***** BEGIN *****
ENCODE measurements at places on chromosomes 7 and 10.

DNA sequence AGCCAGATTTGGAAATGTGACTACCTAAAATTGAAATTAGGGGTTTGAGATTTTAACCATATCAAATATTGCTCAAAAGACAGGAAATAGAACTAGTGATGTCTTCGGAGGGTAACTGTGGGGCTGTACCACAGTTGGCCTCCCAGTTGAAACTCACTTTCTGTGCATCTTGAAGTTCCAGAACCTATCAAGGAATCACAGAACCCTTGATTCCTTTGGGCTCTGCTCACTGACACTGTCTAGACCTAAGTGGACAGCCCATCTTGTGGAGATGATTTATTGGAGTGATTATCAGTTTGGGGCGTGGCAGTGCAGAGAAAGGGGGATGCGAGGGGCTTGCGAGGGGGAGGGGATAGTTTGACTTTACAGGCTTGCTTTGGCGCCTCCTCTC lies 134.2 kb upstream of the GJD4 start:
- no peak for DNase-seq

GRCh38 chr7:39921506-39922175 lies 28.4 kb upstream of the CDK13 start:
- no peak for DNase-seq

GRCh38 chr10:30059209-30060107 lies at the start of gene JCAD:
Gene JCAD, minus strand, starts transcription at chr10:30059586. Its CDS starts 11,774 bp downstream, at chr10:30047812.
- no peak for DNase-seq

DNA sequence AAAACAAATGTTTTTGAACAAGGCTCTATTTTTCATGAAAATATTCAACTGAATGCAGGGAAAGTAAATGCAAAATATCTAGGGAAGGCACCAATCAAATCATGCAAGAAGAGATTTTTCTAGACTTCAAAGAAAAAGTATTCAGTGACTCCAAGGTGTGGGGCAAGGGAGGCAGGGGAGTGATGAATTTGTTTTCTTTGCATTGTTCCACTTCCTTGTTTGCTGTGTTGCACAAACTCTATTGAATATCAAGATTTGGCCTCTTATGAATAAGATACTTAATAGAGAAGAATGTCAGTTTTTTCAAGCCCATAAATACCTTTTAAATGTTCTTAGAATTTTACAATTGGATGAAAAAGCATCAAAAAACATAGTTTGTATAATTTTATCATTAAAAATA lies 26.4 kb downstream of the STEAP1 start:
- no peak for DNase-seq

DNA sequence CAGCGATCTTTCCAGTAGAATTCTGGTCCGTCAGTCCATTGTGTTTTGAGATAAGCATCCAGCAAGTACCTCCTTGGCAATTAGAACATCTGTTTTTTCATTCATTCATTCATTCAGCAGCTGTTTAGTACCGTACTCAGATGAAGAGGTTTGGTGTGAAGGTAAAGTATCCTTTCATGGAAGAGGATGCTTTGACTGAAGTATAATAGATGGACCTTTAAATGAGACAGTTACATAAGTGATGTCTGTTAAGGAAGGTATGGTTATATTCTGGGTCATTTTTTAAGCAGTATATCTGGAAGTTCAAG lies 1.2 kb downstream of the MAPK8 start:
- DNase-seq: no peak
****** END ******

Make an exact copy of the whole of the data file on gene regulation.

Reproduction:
ENCODE measurements at places on chromosomes 7 and 10.

DNA sequence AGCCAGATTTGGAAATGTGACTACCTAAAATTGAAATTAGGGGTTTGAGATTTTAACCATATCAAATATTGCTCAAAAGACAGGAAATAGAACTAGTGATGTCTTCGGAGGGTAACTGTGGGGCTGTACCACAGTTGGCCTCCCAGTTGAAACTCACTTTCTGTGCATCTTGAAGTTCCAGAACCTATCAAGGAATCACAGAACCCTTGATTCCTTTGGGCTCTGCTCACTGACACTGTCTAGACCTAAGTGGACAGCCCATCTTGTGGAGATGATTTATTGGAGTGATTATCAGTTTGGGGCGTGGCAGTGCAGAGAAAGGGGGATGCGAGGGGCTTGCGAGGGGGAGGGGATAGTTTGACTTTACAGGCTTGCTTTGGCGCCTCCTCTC lies 134.2 kb upstream of the GJD4 start:
- no peak for DNase-seq

GRCh38 chr7:39921506-39922175 lies 28.4 kb upstream of the CDK13 start:
- no peak for DNase-seq

GRCh38 chr10:30059209-30060107 lies at the start of gene JCAD:
Gene JCAD, minus strand, starts transcription at chr10:30059586. Its CDS starts 11,774 bp downstream, at chr10:30047812.
- no peak for DNase-seq

DNA sequence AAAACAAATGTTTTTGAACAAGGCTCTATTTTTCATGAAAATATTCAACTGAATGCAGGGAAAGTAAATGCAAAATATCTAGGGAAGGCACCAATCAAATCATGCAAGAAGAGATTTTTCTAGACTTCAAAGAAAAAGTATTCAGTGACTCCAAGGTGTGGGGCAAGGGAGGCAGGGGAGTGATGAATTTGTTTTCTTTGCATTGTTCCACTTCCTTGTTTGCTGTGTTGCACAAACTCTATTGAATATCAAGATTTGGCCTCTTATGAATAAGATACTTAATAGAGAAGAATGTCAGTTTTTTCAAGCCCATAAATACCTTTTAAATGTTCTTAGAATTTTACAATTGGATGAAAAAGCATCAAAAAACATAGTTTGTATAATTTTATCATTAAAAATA lies 26.4 kb downstream of the STEAP1 start:
- no peak for DNase-seq

DNA sequence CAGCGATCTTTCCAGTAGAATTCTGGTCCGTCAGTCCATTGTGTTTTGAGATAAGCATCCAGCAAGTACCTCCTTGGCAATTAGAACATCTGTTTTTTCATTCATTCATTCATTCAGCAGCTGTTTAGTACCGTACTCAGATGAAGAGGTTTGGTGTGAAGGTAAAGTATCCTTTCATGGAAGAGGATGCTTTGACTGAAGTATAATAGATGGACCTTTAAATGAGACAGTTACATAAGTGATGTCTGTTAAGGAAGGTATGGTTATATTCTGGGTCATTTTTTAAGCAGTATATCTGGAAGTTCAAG lies 1.2 kb downstream of the MAPK8 start:
- DNase-seq: no peak